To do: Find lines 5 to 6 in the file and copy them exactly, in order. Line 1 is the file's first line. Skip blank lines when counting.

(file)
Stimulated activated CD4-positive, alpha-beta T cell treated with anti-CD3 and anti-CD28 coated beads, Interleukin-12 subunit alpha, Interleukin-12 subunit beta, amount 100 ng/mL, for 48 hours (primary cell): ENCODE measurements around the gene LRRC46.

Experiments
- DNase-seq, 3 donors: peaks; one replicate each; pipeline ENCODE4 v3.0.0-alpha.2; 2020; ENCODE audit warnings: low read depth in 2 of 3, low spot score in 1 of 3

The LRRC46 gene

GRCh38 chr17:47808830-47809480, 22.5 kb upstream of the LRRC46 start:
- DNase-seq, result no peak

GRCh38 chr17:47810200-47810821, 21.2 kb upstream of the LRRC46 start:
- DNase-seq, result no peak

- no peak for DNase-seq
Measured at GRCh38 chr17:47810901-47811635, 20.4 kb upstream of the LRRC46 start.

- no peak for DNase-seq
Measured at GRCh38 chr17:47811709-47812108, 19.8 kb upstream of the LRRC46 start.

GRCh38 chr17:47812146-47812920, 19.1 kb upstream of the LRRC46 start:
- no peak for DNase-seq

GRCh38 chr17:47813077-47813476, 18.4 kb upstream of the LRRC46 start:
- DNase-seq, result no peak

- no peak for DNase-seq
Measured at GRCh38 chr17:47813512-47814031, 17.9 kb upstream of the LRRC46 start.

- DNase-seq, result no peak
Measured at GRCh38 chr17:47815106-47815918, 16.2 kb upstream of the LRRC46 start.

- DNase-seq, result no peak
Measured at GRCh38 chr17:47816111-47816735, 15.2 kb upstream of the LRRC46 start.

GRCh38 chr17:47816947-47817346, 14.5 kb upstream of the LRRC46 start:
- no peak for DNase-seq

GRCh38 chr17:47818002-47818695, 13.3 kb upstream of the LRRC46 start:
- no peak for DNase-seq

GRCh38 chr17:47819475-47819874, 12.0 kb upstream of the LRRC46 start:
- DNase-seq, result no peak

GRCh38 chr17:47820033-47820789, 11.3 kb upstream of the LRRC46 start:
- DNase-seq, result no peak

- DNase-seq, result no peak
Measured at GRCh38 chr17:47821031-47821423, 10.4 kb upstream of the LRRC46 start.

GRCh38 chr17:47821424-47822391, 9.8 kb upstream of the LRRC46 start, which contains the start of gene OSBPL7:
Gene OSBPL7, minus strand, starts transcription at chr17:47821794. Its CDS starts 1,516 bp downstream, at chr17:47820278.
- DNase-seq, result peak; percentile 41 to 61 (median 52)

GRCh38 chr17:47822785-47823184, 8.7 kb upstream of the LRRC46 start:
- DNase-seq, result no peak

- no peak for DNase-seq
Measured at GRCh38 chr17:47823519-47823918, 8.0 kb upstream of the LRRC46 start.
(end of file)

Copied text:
GRCh38 chr17:47808830-47809480, 22.5 kb upstream of the LRRC46 start:
- DNase-seq, result no peak